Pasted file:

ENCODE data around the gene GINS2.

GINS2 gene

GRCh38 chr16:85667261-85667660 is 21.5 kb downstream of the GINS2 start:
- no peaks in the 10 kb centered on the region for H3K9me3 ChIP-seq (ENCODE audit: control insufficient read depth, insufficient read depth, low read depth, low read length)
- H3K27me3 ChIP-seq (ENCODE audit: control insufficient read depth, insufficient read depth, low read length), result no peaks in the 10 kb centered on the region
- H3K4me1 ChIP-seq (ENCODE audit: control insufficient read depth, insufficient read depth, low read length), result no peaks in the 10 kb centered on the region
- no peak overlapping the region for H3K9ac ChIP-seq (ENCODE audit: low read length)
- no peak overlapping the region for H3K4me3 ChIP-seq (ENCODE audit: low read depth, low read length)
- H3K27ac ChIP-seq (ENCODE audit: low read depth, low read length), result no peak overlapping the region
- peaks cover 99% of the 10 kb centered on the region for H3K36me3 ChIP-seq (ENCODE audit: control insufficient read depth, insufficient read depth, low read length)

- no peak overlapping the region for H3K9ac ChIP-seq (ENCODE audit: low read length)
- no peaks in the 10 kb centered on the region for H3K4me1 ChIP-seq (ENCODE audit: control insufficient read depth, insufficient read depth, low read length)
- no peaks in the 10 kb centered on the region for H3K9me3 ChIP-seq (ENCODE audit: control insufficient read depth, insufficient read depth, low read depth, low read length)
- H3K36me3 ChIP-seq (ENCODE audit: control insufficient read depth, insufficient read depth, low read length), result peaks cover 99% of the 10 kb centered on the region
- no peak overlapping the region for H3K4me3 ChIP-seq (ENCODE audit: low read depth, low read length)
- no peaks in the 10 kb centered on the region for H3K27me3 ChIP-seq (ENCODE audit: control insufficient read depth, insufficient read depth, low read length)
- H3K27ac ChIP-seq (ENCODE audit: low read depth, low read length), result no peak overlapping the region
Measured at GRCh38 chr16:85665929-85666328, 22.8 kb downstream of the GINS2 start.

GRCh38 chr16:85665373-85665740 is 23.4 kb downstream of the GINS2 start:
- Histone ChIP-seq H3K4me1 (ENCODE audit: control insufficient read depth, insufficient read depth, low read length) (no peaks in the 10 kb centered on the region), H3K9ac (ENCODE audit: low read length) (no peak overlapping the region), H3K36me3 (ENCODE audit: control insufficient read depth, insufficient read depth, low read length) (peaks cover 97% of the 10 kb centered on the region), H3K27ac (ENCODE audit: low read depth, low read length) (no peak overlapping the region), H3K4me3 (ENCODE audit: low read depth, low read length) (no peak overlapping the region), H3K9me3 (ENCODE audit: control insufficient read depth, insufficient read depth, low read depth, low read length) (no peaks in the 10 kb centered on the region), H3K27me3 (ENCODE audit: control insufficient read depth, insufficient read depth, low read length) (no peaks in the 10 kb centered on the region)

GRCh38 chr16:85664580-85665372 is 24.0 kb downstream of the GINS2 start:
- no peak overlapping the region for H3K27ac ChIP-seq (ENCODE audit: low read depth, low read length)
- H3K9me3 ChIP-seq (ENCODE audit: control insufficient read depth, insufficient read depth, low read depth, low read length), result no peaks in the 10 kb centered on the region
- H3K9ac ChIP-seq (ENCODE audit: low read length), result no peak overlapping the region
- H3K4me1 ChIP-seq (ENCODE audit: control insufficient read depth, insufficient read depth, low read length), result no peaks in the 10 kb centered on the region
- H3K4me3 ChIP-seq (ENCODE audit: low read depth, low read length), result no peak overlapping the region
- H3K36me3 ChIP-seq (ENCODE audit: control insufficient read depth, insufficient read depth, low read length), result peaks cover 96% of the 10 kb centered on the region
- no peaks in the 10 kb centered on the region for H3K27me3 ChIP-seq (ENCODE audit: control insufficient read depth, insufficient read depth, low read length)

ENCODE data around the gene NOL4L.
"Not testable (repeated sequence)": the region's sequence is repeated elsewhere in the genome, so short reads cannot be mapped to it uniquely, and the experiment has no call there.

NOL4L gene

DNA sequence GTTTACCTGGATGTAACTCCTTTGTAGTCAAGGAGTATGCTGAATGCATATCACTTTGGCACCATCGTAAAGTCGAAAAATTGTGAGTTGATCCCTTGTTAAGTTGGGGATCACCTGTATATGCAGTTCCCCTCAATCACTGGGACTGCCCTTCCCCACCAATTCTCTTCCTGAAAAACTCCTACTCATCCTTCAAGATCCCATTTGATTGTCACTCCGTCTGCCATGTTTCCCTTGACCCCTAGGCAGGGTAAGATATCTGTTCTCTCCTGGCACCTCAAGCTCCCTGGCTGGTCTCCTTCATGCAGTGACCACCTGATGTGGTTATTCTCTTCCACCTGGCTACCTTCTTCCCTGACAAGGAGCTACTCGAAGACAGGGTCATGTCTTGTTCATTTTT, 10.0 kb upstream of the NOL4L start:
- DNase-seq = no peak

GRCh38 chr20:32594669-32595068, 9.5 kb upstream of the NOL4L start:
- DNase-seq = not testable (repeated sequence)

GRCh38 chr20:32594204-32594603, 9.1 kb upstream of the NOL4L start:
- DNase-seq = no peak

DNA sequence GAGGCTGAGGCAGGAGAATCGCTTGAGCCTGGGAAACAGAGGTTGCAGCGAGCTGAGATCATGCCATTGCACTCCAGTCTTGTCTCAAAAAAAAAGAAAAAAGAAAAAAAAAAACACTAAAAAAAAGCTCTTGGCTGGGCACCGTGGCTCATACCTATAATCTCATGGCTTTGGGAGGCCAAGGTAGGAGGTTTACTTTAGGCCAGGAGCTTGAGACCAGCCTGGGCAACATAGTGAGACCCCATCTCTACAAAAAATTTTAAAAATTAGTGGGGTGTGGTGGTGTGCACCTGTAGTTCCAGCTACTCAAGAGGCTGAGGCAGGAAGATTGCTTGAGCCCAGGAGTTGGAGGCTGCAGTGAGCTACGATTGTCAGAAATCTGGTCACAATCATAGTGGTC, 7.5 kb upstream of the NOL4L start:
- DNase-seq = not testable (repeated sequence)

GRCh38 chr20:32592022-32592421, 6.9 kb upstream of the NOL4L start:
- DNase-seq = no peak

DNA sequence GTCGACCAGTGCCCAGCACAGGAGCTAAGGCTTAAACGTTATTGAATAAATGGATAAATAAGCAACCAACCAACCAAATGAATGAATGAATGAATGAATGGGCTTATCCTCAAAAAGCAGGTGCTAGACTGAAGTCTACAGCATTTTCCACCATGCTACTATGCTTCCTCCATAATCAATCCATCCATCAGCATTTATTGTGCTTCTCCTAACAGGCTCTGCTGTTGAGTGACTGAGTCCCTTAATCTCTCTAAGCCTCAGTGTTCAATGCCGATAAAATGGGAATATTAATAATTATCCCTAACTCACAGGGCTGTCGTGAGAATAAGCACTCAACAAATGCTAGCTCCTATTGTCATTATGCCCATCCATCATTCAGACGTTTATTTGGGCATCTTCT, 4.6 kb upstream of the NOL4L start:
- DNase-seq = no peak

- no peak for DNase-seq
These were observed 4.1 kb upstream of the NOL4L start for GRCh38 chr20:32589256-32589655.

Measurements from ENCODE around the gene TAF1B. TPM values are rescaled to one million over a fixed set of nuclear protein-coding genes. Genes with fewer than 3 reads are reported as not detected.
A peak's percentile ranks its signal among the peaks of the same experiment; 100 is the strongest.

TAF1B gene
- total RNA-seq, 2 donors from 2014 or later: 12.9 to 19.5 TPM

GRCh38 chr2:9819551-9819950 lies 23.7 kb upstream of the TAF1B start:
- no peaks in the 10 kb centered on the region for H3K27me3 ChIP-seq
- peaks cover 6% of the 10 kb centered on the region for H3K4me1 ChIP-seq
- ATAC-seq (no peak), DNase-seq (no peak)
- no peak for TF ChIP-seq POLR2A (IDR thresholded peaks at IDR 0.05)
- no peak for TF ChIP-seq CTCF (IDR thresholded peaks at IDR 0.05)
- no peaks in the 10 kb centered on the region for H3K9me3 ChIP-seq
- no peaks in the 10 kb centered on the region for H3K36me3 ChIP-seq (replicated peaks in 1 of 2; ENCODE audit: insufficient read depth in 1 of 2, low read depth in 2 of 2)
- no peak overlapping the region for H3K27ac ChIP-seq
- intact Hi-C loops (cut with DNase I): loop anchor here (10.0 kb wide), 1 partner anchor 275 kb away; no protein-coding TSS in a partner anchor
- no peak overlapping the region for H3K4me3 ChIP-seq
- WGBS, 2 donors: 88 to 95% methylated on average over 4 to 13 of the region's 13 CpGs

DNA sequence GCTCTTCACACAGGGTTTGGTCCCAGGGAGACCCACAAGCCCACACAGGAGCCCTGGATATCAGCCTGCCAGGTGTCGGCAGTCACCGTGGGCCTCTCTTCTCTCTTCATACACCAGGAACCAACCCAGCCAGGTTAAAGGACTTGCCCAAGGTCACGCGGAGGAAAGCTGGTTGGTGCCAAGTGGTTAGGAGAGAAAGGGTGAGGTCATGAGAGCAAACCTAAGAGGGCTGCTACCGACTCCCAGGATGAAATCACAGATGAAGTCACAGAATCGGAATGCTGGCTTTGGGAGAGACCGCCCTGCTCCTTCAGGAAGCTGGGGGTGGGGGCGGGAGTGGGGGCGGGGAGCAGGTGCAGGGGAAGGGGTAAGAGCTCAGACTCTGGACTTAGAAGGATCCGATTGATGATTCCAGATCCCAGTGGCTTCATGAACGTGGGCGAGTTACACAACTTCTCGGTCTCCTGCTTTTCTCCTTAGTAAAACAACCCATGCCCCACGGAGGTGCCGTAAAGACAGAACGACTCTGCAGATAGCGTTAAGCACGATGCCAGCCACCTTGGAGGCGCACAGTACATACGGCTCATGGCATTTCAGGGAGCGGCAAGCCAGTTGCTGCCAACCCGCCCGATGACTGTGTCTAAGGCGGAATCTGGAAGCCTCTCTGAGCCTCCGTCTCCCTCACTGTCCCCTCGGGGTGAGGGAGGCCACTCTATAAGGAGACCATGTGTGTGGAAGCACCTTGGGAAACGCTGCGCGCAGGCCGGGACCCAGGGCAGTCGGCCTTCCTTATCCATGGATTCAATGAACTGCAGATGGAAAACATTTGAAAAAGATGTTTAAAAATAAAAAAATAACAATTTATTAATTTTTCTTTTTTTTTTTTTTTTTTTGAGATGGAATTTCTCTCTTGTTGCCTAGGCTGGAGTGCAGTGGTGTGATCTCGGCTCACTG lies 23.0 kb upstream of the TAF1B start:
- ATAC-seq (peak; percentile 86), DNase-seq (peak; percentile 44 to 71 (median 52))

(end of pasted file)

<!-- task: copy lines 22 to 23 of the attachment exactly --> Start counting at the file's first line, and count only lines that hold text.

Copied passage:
- no peak overlapping the region for H3K27ac ChIP-seq (ENCODE audit: low read depth, low read length)
- H3K9me3 ChIP-seq (ENCODE audit: control insufficient read depth, insufficient read depth, low read depth, low read length), result no peaks in the 10 kb centered on the region